Posted: September 7, 2001
A Pittsburgh man was sentenced to death for each of five murders committed during an anti-Semitic and racist shooting spree that also left one person paralyzed.
Richard Baumhammers, 36, a former lawyer who attempted to found an anti-immigrant party, was convicted earlier this year of five counts of first-degree murder and 20 other charges related to the killings and the desecration of two synagogues. His sentencing hearing on Sept. 6 brought to a close one of the most violent racially motivated killing sprees in recent history.
In addition to five death sentences, Common Pleas Judge Jeffrey Manning ordered Baumhammers to serve 112 1/2 to 225 years in prison for the underlying charges, which included a concealed weapon charge, reckless endangerment and desecration of religious property.
"This case is more grotesque, vicious and frightening than any case over which I have presided or ever expect to," Judge Manning said at the sentencing.
During the racially motivated shooting rampage on April 28, 2000, Baumhammers killed an Indian man who was in the country on a work visa, a Vietnamese immigrant, a Chinese immigrant, an African-American man and a Jewish woman. Baumhammers also fired shots into two Jewish synagogues and painted a swastika on one of the buildings.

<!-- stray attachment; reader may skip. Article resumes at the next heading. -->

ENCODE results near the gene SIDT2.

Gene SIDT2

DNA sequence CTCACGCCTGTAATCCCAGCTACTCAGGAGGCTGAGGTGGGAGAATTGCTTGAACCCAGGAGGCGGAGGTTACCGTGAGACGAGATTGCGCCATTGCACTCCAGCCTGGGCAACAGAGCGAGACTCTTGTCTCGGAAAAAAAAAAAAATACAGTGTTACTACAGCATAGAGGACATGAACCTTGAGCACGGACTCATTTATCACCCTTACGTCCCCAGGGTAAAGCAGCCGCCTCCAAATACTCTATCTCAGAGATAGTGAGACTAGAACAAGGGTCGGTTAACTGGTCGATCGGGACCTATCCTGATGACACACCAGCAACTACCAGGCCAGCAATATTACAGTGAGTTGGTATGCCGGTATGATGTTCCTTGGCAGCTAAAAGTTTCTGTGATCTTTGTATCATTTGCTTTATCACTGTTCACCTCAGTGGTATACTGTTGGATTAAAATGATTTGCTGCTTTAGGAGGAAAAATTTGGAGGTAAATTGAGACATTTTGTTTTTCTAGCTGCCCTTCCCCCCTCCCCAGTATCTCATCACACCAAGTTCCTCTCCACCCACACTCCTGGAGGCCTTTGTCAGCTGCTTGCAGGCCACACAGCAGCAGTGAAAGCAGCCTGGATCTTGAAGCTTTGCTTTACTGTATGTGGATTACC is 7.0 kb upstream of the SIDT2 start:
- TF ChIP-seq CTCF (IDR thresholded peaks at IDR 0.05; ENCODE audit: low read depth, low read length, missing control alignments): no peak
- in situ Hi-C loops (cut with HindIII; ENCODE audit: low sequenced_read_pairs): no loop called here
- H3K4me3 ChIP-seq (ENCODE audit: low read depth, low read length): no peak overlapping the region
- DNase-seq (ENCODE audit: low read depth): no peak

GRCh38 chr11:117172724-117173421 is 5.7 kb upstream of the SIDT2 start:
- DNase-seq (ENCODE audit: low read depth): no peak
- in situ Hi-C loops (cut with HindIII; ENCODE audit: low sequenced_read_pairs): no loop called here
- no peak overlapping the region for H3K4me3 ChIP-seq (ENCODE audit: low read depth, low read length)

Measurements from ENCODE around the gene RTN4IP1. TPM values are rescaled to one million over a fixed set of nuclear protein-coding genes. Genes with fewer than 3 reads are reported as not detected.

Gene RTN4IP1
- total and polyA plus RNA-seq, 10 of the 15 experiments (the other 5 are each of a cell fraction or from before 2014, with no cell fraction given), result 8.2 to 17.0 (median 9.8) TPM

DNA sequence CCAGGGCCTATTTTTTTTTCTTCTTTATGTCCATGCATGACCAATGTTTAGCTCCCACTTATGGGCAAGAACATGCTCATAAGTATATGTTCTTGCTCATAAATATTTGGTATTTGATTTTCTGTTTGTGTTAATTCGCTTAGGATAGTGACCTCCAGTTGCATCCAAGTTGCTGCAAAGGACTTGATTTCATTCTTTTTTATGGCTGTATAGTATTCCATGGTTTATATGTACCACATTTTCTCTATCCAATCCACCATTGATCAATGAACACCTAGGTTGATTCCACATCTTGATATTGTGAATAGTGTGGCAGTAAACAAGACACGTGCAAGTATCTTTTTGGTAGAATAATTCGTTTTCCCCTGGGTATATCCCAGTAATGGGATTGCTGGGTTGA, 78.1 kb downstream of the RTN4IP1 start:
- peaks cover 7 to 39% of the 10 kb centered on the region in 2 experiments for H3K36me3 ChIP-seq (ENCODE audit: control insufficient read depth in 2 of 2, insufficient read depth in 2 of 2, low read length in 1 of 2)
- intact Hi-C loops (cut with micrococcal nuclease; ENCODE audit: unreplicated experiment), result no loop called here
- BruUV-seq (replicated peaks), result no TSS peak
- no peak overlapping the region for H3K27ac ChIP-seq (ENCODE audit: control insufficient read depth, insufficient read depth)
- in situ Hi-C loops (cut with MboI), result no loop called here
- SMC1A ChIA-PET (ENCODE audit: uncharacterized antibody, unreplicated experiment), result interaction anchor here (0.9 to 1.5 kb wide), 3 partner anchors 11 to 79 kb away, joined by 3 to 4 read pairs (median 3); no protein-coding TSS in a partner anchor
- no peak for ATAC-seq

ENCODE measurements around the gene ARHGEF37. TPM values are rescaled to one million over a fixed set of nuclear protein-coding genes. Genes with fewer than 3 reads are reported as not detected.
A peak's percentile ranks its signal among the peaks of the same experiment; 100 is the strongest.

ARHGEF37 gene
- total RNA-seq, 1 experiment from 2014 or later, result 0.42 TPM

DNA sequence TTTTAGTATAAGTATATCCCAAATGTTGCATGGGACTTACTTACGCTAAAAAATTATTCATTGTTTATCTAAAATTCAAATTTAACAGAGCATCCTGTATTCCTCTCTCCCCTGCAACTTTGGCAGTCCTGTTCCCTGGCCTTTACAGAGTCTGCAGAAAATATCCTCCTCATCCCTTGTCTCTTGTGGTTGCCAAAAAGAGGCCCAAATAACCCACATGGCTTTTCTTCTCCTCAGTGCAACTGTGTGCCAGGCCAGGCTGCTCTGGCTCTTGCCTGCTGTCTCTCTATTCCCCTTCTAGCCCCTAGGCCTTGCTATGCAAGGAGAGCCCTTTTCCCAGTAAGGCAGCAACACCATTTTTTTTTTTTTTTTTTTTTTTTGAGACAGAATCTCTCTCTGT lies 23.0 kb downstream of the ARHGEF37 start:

Judge Manning noted that Baumhammers had been exposed to white supremacist hate literature on the Internet prior to committing the crimes. Manning charged that hatemongers are abusing the First Amendment right to free speech.
"Under the rubric of our most cherished and fundamental right, the purveyors of racism and hate have gained access to our children, the socially and economically deprived, and the mentally disturbed, the weakest among us," Manning said. "This is what the Internet has spawned. This is the new terrorism in America, not organized on a massive scale from outside our borders."